This is another manifestation of the antisemitism that pervades this site. The anti-circumcision movement is not mainstream. It is a fringe movement, and Matt Taylor seem like the sort of selfish person who would like to force his view on everyone else. He doesn't exactly seem willing to admit that maybe, just maybe, his deep depression is based on something other than circumcision, and his claim that this is widespread feeling is anecdotal, not borne out by any evidence he has presented. There is no rash of Jewish men falling into deep depression over circumcision. The notion is, frankly, a little silly.

      I can understand Matt's inclusion here as a member of Young, Jewish, and Proud. Including (yet another) rant against circumcision, especially focusing as Matt does on the people who do a small percentage of them worldwide, while ignoring the long history of antisemitism connected to condemnations of this practice, is wholly gratuitous.

  • Feeling the hate in Long Island
    • LOL. I don't think the views of the kids in Max's video reflect the views of the majority of young Jews in the US. Neither do the kids from Young, Jewish, and Proud. They are two extremes. Most young Jews favor the two-state solution and oppose settlements. They are not for a one-state solution, binational or otherwise.

  • 'NYT Book Review' gives 'Crisis of Zionism' to Zionist with predictable result, a slam
    • Beinart's main argument is that liberal Zionism is the only way Israel will survive as a democratic and Jewish state. Liberal Zionism is much closer to Herzl's original vision of a pluralistic democracy. The American Jewish community, which has tended to support the Israeli government, has unwittingly helped Israel abandon its liberal Zionist roots. He hold Barack Obama as an example of someone with liberal Zionist views and Bibi Netanyahu as an example of someone with Revisionist Zionist views. His secondary argument is that liberal American Jews have not spoken up not because they PEP, but because for many, Israel is simply not an issue they care much about because they've received a poor Jewish education. His solution is to increase access to Jewish education for these non-orthodox and more liberal Jews, so that they have both an increased interest in Israel and so they can push the American Jewish community to favor a more liberal Zionist line rather than the line they favor now.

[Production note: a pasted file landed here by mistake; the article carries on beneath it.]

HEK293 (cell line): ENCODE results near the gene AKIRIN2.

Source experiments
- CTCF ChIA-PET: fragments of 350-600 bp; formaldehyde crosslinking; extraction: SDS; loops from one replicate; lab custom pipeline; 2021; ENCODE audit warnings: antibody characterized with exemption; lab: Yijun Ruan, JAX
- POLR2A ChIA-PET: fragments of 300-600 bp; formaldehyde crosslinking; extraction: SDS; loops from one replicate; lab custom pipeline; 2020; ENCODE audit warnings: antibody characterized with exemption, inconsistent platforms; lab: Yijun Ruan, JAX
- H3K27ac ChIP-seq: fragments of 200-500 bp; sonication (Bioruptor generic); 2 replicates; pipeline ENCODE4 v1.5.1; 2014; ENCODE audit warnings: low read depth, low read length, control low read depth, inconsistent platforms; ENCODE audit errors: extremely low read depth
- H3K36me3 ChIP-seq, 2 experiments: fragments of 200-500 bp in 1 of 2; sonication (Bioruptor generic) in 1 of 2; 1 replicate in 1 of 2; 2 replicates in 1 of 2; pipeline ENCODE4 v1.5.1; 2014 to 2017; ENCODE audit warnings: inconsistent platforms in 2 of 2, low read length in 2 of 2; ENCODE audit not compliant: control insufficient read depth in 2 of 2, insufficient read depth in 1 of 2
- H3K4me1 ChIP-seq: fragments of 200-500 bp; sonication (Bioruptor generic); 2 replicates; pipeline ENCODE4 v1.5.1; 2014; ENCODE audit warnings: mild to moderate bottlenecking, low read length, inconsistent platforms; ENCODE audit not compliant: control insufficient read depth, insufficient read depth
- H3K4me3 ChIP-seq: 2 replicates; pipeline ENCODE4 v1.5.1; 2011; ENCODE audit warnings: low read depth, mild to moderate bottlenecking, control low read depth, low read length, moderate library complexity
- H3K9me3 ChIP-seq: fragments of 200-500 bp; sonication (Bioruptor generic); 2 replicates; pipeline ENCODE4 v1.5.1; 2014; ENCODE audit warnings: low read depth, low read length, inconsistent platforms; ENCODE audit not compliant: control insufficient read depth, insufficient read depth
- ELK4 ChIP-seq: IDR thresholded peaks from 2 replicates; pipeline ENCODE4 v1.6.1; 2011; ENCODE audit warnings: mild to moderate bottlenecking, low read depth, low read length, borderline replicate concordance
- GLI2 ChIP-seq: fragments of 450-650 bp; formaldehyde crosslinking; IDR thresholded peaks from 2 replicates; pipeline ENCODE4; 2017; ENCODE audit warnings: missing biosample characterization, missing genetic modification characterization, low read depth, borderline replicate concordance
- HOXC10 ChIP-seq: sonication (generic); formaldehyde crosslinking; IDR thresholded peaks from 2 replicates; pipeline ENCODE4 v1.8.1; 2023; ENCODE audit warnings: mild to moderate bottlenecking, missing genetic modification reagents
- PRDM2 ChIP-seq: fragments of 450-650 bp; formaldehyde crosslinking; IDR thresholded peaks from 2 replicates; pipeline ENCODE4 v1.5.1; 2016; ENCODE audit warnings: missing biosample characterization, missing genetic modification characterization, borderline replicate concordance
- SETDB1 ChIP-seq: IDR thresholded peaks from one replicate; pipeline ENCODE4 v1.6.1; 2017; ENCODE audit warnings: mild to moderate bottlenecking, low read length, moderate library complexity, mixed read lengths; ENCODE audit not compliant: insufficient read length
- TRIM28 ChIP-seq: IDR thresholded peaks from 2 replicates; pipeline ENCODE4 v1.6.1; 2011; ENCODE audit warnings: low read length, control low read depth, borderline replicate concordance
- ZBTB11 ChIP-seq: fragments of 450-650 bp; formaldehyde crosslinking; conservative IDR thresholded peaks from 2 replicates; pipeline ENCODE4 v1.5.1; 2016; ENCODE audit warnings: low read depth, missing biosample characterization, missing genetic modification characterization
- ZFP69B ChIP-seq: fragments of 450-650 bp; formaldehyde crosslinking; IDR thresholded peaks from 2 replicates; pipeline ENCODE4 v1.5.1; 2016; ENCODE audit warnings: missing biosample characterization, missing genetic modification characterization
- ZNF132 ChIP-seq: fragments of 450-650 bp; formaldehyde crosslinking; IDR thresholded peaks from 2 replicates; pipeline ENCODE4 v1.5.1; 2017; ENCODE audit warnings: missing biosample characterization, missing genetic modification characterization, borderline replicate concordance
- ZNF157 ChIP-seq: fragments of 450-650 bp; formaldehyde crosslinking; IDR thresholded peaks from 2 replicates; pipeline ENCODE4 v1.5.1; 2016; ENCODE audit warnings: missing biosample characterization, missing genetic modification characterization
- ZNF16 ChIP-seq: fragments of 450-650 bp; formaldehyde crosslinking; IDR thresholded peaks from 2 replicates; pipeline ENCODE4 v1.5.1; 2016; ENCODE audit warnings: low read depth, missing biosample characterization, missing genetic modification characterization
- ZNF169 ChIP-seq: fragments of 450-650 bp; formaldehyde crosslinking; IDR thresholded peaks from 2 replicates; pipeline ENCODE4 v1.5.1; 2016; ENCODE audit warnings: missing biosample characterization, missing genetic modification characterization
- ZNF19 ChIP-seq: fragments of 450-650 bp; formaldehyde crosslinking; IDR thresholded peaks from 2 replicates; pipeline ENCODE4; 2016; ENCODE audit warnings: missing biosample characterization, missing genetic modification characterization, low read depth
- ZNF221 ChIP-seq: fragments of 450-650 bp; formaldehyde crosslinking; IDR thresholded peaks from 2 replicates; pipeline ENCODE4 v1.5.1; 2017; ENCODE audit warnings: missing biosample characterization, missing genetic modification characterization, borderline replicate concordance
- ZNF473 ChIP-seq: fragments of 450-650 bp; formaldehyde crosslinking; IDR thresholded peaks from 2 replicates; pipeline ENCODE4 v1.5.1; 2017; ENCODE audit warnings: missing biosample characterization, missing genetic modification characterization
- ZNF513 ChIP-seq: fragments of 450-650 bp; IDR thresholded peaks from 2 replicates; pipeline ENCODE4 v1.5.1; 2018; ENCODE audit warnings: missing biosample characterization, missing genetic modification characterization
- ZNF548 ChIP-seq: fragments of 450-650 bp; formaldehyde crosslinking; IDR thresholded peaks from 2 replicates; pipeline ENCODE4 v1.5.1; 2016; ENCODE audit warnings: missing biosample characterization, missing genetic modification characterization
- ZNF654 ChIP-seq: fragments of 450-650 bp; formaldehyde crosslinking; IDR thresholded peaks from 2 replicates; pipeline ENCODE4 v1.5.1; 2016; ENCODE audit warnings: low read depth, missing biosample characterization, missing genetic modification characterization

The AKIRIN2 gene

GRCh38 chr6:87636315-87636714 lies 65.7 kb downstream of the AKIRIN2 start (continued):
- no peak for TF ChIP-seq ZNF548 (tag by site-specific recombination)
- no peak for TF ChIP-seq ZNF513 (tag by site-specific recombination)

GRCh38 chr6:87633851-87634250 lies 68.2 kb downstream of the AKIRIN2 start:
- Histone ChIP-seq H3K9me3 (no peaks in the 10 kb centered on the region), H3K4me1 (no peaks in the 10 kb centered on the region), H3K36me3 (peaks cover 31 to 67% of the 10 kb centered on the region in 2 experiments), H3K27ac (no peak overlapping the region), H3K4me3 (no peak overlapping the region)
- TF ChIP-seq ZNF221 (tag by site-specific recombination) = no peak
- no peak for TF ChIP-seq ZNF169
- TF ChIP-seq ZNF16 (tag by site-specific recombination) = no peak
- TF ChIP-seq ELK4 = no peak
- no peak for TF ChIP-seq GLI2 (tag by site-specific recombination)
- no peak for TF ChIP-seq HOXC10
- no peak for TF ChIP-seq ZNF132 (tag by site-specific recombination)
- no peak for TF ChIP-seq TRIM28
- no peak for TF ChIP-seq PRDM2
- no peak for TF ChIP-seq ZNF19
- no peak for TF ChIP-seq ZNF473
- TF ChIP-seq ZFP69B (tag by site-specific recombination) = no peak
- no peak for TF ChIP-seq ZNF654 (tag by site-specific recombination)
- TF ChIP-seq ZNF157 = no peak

Negative reviews (and I have to say, there are exceeding few positive ones that I've found, including from people who sympathize with Beinart's arguments, like Gal Beckerman and Alana Newhouse, and from Arab reviewers, like Rayyan Al-Shawwaf in the Christian Science Monitor) have tended to focus on the fact that Beinart didn't put enough blame on Palestinians for the failure of the peace process or that Beinart's argument is too simple. Palestinians are not the focus of Beinart's book, and they are not blameless in his text.

      Beinart sees himself as embodying a liberal Zionist tradition in the guise of Stephen Wise, Abba Hillel Silver, Louis Brandeis, and other early American Zionists, who saw Revisionists like Jabotinsky and later Begin as dangerous progenitors of a more amoral nationalistic philosophy.

      Beinart is a proud liberal Zionist, who believes that preserving pre-'67 Israel is as important as dismantling the settlements and creating a Palestinian state. He sees pre-'67 Israel as a major achievement.

      I can see why Phil likes this book; Beinart talks a lot about Jewish power and the responsibility Jews have to discuss the ethical implications of wielding that power. I am generally in agreement with Beinart's emphasis on the importance of having that discussion and the way in which an emphasis on Jewish victimhood can become unhealthy. I also agree with his conclusions, which is that occupation is ultimately corrosive to Israel's democracy. I disagree with his call for a settlement boycott because I don't believe it will help Beinart's cause or the cause of peace.

  • Beinart gets a Jewish conversation going in the media (just don't call us a cabal)
    • "And David Remnick, interviewing Beinart in yet another Jewish conversation at the 92d Street Y last night, surely expressed rage against the settlements, and – I bet—staked out a position to the left of Beinart."